SDEM: High Performance with 3 Red Flags (NYSEARCA: SDEM)

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This series of articles on dividend ETFs aims to evaluate products based on the relative past performance of their strategies and the quality of their current portfolios. As holdings and their weightings change over time, reviews can be updated as needed.

SDEM strategy and portfolio

The Global X MSCI SuperDividend Emerging Markets ETF (NYSEARCA: SDEM) tracks the MSCI Emerging Markets Top 50 Dividend Index since 03/16/2015. As of this writing, it has 54 holdings, a 12-month return of 12.4% and a total expense ratio of 0.67%.

Net asset value (around $60 million) and average trading volume (around 35,000 shares/day) are low for an ETF. This can be a concern for the fund’s long-term survival and short-term tradability (the use of limit orders is absolutely necessary).

As described by MSCIthe underlying index includes large and mid-cap stocks in 27 emerging market (EM) countries*. The index aims to reflect the performance of 50 stocks in the MSCI EM index, selected on the basis of dividend yield which have increased or maintained their dividend per share compared to the previous year or have increased or maintained their payout ratio (defined as dividend per share/earnings per share) if dividend per share has declined by up to 10%”.

The constituents are of equal weight each time the index is reconstituted.

China is by far the heaviest country with 24.7% of asset value, followed by Brazil (12.5%). Other countries are below 10%. When I last rated this fund in November, Russia was number two with a weighting above 13% of asset value. The fund had to abandon Russian assets with heavy losses due to regulations relating to the war in Ukraine. The geopolitical risks integrated into the portfolio are still very high: the aggregate weight of China, Taiwan and Hong Kong is 35%.

SDEM countries (% weight)

SDEM countries (% weighting) (Chart: author with GlobalX data)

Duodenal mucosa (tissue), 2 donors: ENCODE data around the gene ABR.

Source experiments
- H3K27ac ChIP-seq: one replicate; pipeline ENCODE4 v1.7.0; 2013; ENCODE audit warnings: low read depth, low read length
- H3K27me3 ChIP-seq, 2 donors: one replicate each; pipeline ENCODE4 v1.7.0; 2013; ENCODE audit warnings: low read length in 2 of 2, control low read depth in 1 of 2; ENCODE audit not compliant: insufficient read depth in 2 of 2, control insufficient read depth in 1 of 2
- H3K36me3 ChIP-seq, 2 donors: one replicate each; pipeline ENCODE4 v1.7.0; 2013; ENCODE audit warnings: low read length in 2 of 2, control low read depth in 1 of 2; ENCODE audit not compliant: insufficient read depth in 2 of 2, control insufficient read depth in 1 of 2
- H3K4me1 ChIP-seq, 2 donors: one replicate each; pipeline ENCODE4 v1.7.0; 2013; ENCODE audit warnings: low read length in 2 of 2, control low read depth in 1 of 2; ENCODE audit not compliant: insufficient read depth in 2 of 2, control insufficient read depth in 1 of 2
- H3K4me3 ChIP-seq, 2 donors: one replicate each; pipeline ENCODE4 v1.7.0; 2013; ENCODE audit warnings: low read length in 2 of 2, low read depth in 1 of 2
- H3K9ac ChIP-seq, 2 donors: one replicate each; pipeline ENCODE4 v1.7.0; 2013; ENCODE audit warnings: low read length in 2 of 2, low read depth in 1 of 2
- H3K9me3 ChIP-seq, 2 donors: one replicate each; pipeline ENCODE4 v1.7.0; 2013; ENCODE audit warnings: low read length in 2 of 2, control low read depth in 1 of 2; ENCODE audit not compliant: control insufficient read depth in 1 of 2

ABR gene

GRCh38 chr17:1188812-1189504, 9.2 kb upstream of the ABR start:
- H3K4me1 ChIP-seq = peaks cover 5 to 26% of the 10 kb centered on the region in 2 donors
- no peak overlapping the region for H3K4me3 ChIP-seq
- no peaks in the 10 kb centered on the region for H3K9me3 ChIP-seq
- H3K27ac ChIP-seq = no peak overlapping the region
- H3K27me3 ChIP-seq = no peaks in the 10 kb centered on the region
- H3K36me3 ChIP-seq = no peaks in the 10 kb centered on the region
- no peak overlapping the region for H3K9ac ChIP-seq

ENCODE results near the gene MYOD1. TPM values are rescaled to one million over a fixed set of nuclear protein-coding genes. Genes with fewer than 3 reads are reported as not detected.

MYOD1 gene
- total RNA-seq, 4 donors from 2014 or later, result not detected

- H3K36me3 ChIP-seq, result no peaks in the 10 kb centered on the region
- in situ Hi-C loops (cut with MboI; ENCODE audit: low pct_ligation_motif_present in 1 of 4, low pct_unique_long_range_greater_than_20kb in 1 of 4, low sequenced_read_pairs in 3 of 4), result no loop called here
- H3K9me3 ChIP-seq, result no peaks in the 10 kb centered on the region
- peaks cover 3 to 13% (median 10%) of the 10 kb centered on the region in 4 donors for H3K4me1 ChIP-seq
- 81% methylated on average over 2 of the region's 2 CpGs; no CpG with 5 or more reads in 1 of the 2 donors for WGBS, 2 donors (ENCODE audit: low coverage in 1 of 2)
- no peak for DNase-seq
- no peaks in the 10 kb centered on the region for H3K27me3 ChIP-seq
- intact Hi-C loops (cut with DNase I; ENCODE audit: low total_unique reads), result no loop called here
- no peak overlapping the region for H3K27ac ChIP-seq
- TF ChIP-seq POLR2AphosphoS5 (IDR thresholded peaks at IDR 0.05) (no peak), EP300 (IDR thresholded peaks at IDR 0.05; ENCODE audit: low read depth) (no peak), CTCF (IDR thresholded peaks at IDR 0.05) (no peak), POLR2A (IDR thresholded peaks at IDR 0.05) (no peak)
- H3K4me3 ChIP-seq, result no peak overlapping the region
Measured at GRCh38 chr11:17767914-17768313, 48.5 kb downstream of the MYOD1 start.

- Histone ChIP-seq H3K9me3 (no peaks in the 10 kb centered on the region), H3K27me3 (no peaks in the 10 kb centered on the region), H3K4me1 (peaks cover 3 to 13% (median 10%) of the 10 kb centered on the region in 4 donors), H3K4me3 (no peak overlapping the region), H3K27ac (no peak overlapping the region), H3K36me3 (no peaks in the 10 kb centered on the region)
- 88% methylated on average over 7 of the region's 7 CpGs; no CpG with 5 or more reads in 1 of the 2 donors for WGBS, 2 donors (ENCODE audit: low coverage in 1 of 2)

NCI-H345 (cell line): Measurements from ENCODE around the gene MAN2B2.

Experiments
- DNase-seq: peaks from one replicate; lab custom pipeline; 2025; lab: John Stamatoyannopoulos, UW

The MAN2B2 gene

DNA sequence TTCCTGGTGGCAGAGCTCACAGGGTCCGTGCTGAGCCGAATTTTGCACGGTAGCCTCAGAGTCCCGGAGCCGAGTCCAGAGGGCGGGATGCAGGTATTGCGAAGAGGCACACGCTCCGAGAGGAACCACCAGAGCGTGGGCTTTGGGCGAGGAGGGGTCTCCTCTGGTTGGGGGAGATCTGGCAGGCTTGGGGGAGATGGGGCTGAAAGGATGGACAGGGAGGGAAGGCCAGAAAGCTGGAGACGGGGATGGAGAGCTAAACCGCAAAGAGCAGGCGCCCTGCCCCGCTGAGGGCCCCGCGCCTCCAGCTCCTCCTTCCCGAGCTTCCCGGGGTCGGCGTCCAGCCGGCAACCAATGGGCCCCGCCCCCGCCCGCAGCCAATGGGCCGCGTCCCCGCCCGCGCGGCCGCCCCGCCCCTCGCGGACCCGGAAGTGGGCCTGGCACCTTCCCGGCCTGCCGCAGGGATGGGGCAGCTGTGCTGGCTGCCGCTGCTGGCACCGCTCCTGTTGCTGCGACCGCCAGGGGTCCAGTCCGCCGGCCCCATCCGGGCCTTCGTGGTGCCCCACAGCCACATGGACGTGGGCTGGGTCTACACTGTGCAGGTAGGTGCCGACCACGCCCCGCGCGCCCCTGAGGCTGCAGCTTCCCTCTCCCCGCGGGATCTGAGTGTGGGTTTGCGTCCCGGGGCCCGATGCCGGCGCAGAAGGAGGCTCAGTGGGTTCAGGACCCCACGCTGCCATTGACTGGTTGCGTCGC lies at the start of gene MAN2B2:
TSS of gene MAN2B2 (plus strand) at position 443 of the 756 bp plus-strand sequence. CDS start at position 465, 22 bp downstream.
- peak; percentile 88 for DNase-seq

The heaviest sector is materials (29.2%), followed by finance and energy (17.5% each). The other sectors are below 7%.

SDEM sectors (% weight)

SDEM sectors (% weighting) (Chart: author with GlobalX data)

In the size segmentation, large and mid caps account for 98% of asset value.

Size segments

Size segments (graph: author; data: Fidelity)

The top 10 holdings, listed below, represent approximately 24% of the portfolio’s value. The constituents are of equal weight each time the underlying index is reconstituted, but price variation can cause significant weight shift. The main holding weighs 2.62% at the time of writing.

Last name

Teleprinter

% of net assets

YANKUANG ENRGY-H

1171HK

2.62

EMPRESAS CMPC SA

WACC CI

2.61

COAL INDIA LTD

COAL ENTRY

2.61

LITE-ON TECHNOLOGY CORP

2301 TT

2.43

BIM BIRLESIK MAGAZALAR AS

BIMAS IT

2.41

SIME DARBY BERHAD

SIME MK

2.38

BHARAT PETROLEUM CORP LTD

BPCL IN

2.35

ELECTRONIC COMPAL

2324 TT

2.31

Cia Energetica de Minas G

CMIG4 BZ

2.3

CHINA INTERNATIONAL ENERGY

HK$2380

2.29

Past performance against competitors

The First Trust Dow Jones Global Select Dividend ETF (FGD), reviewed here, the WisdomTree Emerging Markets High Dividend Fund (DEM), reviewed here, and the WisdomTree Emerging Markets SmallCap Dividend Fund (DGS), reviewed here, are dividend ETFs international markets with lower (but still high) yields in the 5-8% range. SDEM has delayed them all since its inception by a wide margin. It is the only loss in this list for this time frame, and also the most volatile.

Full return

Annual return

Sampling

Sharpe report

Volatility

SDEM

-18.89%

-2.80%

-47.00%

-0.08

21.02%

FGD

25.06%

3.08%

-43.26%

0.23

17.84%

DEM

21.29%

2.65%

-40.07%

0.19

18.03%

DGS

35.15%

4.17%

-43.07%

0.27

17.96%

Data calculated with Portfolio123

In fact, SDEM has suffered a capital decline of 49% since its inception, as shown in the share price chart below.

SDEM share price

SDEM stock price (TradingView on Seeking Alpha)

The full picture for an income-seeking investor is not a pretty one, given the tax paid on distributions and inflation. The flow of income is also likely to decrease in nominal value in the future: the return cannot increase indefinitely to compensate for the deterioration of the capital.

Carry

SDEM is invested in 50 high yield stocks listed on emerging markets. Its equal weight policy and balanced sector structure look good, but it has three red flags. First, low net asset value and liquidity can threaten its own long-term existence. Second, 35% of asset value is exposed to China-related geopolitical and regulatory risks. Finally, the share price has lost 49% of its value since its inception, and the distributions are very far from compensating for this loss. SDEM could be used as a trading instrument, but my opinion is that it should not be part of a sustainable retirement plan. This is true for a number of high yield instruments, not just SDEM. For transparency, a portion of my dividend-oriented equity investments are split between a passive ETF allocation and my actively managed stability portfolio (14 stocks), disclosed and updated in Quantitative Risk & Value.

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